Often when we fail to recycle or re-use something we do not realize how long it will stick around in landfill – often it will exist long before we are gone, and in some cases may never decay. Glass and polystyrene foam are some of the worst culprits. Here we take a look at the lengths of time that some typical trash can material will persist. Be prepared to be shocked!
Glass bottles are still widely used. It is 100% recyclable – it is, after all made of sand – and has the added benefit of not losing its quality when used to make new products. It can be made into new bottles or used in a variety of different other ways from road surfacing to filtering water. However, glass has one major downside – it is non-biodegradable. If it is not recycled it will sit in landfill until the end of time! You can’t recycle drinking glasses unfortunately but they can be reused in other ways.
Polystyrene foam, also know by the brand name ‘Styrofoam’, has lots of uses from packaging to disposable drinking cups. Since its invention in the 1940’s it has been widely used due to being inexpensive and lightweight. Contrary to popular belief it CAN be recycled. However, it is uneconomical to do so – making it quite an unattractive business proposition. It is best just to avoid this type of material completely. More and more eco-friendly alternatives are becoming available form biodegradable (and edible!) packing peanuts to edible cups!
Plastic bags are still widely used but are becoming less commonplace due to local government initiatives, such as charging for plastic bags in supermarkets, and increasing environmental awareness. More people are beginning to use reusable cloth bags or reusing plastic bags instead of throwing them in the trash after one use.
From storing drinks on-the-go to containing cleaning supplies, plastic bottles are convenient for our everyday lives. Society is showing signs of living in a more eco-friendly way when it comes to plastic bottles, turning to refillable plastic bottles and refill packs of cleaning products. Plastic bags and plastic bottles can take up to a massive 1000 years to decompose – great reason to ditch the single-use bags and bottles for good.
Although more people are going paper-less as the world becomes increasingly digital, printers are still a common part of everyday life – especially for businesses. When the ink cartridges run out of ink most people simply throw them away rather than refilling them. This is a particular problem since these can take up to a whopping thousand years to degrade. When buying a printer, you should ensure the model you choose has an easily re-fillable ink cartridge – you can buy refill kits online or at your local supermarket! If not, an ink cartridge can hang around in landfill for up to 450 years….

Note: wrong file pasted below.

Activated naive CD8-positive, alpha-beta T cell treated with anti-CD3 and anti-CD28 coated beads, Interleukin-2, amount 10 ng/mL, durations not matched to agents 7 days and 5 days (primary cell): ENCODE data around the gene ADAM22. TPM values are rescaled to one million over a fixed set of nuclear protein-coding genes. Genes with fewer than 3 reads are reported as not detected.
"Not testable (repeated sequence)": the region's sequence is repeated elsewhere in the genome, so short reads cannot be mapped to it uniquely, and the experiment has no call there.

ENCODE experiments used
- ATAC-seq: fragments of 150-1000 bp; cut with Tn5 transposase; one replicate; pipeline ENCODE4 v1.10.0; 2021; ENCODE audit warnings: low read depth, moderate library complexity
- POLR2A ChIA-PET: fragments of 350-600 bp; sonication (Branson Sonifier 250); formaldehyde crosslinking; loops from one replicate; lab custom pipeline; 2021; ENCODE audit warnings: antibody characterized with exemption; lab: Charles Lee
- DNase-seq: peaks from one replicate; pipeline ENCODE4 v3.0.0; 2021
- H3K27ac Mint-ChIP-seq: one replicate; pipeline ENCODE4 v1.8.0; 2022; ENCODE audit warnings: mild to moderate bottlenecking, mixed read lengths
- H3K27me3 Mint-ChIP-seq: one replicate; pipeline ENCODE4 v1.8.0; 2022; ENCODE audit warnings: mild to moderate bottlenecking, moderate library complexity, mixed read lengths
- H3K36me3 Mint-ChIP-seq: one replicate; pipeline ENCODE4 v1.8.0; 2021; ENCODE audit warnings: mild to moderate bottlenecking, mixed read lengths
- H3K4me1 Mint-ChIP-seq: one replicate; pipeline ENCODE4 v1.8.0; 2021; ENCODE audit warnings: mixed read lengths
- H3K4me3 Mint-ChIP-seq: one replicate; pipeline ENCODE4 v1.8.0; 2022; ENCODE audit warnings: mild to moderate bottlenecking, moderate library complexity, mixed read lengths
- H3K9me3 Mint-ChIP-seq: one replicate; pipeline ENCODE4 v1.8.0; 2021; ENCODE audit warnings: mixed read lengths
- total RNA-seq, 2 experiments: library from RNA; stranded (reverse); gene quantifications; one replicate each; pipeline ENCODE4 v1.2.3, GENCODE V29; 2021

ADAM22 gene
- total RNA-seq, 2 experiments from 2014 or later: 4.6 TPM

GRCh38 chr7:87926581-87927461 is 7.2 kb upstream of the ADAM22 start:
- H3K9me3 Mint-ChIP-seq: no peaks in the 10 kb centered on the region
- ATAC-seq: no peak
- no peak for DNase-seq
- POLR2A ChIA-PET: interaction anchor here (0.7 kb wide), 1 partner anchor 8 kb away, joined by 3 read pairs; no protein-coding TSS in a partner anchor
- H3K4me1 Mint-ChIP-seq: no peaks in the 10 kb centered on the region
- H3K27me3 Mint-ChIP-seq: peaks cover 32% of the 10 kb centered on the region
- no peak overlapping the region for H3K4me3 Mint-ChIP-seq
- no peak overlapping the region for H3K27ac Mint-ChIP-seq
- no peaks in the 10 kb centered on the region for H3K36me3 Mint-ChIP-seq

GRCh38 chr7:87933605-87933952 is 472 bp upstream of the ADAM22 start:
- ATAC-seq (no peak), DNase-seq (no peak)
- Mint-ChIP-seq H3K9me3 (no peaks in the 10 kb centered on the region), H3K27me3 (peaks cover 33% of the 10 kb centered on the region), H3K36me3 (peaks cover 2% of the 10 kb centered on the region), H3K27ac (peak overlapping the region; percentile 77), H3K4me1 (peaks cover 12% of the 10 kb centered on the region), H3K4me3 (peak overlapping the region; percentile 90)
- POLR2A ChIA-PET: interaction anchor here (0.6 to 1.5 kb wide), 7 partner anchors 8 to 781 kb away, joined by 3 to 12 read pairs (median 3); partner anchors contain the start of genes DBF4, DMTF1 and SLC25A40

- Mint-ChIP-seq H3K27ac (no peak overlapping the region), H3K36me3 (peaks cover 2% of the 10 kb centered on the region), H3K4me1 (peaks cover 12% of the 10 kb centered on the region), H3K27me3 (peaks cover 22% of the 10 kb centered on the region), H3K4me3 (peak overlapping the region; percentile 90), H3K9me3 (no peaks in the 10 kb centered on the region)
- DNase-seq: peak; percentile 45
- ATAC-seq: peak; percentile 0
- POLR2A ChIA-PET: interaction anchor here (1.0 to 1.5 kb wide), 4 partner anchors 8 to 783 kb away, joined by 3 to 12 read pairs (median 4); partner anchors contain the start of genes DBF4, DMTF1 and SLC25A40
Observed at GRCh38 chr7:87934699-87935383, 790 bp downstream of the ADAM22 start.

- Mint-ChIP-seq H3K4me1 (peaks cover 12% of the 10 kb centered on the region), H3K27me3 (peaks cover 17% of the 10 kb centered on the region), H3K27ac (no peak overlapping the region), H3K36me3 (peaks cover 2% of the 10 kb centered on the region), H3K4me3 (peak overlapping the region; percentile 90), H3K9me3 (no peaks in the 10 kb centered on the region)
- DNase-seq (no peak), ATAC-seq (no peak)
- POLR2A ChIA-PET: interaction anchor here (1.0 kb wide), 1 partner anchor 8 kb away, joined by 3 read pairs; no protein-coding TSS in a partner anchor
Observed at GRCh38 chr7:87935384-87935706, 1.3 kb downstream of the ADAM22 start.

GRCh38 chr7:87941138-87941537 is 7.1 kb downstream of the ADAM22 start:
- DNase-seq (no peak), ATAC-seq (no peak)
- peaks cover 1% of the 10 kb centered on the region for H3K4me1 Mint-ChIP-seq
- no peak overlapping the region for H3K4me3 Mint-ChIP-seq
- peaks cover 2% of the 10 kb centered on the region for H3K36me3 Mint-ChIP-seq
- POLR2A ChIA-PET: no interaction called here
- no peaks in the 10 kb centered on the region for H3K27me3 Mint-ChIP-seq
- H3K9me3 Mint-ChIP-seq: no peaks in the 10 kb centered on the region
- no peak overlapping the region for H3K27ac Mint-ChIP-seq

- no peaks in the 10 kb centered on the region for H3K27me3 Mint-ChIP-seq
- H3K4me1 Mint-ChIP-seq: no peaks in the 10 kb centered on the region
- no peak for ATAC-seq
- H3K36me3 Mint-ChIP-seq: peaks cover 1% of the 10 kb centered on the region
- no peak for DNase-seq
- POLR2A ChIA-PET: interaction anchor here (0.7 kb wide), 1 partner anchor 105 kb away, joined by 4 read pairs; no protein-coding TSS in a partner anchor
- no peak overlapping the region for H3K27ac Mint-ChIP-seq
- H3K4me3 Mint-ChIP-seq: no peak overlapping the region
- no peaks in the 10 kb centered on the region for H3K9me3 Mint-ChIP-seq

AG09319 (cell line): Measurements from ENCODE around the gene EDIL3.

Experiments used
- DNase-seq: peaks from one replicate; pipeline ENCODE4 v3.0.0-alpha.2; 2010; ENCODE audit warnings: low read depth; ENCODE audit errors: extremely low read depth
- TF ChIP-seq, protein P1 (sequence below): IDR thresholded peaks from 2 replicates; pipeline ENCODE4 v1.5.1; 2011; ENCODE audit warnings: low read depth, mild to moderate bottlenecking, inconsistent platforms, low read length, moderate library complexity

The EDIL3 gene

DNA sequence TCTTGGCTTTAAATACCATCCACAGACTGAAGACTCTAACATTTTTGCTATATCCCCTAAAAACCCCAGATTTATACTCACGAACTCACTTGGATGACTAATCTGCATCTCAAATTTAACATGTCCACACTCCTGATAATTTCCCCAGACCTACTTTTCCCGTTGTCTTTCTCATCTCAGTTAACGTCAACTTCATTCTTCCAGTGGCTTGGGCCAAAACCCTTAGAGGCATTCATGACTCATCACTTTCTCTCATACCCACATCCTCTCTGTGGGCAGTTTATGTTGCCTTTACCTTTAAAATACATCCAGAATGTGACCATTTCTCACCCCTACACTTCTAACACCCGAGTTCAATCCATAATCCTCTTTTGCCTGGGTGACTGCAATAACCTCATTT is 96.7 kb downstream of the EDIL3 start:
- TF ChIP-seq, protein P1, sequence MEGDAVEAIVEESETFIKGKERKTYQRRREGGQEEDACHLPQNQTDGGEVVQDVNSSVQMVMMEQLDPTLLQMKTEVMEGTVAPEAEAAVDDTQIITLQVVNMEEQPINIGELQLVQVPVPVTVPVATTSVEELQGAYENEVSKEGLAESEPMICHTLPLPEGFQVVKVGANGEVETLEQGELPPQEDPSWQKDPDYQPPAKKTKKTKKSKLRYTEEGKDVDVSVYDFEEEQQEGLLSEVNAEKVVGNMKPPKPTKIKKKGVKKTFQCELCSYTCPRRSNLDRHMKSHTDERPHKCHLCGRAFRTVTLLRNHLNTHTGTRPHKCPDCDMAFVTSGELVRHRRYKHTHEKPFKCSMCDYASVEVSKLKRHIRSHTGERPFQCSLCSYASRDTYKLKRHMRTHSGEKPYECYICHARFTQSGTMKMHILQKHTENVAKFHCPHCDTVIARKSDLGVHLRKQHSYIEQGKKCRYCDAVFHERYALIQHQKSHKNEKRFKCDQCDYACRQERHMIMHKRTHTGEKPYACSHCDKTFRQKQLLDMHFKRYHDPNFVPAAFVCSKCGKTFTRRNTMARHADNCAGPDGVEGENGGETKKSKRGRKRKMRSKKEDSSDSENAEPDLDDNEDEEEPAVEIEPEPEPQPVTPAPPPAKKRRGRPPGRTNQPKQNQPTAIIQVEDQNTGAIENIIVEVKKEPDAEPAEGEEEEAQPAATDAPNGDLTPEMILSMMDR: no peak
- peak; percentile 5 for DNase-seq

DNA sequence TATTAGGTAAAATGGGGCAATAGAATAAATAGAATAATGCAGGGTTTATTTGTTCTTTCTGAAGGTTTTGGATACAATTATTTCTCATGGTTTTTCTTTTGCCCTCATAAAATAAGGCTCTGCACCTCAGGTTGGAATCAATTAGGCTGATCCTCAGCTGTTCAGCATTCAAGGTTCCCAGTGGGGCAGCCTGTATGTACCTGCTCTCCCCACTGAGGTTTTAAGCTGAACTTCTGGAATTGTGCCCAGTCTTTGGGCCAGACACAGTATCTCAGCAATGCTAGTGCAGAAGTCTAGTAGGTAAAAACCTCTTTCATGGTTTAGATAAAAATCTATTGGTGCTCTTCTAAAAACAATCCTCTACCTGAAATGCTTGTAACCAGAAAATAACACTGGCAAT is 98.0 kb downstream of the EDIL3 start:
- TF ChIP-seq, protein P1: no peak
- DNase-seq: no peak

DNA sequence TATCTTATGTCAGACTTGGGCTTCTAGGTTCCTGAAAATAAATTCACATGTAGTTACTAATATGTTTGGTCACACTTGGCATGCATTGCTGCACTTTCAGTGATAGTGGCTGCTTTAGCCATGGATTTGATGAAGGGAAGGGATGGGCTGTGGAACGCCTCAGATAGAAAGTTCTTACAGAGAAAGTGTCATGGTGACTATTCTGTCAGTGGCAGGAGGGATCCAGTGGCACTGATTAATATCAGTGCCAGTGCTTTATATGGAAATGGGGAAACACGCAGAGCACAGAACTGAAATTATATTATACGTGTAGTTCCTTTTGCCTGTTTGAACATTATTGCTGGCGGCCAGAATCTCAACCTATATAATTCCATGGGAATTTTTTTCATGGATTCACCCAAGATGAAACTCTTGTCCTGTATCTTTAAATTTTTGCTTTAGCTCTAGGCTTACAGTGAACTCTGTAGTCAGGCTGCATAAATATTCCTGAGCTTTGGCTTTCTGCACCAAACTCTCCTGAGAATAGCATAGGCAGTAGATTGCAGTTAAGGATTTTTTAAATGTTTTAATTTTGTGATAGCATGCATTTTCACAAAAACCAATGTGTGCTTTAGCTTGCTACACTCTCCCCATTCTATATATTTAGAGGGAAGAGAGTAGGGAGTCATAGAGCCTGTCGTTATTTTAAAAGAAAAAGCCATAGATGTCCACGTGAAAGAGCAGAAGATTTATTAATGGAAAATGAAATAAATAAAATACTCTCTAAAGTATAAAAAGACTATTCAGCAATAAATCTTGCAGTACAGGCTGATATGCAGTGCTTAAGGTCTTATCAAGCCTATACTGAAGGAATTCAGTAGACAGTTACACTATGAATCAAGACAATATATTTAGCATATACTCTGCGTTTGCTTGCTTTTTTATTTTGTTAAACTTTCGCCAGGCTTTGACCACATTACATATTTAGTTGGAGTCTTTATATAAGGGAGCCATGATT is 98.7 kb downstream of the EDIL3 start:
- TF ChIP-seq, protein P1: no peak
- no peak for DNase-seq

Aluminium drinks cans are one of the easiest to recycle for the consumer. Lots of recycling points are available and it is well-known that drinks cans can be recycled. However, frustratingly, tons still end up in landfill every year. In 2019, in the USA, 81,000 cans per minute were sent to landfill – 42.7 billion over the course of the year. That’s a lot of cans. Unfortunately, those that aren’t recycled can take up to a century to decay.
Tin cans – those that you would find your baked beans or soups in – are also widely recyclable. These types of cans are extremely durable and ideal for storage. However, this is not the ideal quality for easy decomposition in a landfill site! They take roughly half the time of an aluminium can to decompose – about 50 years.
Disposable baby diapers
As well as being a magical time, having a newborn is expensive. One of the most expensive parts is the endless supply of diapers needed. They are generally made of a variety of plastic-based components, therefore they will stick around in landfill for a long time (up to 500 years!). There are some more eco-friendly diapers available, however, even these can take up to 50 years to biodegrade. Why not try a washable/reusable diaper? Although coming with their own pros and cons, they will save you money and lessen the impact on the environment.
Sanitary towels/feminine hygiene products
Single-use sanitary products also have a large quantity of plastic-based ingredients and, as a result, they don’t break down easily. Similarly, can take up to 500 years to degrade. More and more alternatives are coming onto the market to suit everyone’s needs, from menstrual cups to reusable sanitary pads.
The bottom line
Great strides have been made regarding the re-use and recycling of household waste. People are taking a more active interest in the environmental impacts of their decisions. It can even save you money by ditching one-use disposable items and opting for the re-usable alternatives. With landfill sites growing by-the-day it is important that we try to re-use and recycle as much as possible to avoid adding to them. focusing particularly on those materials that take the longest time to decay.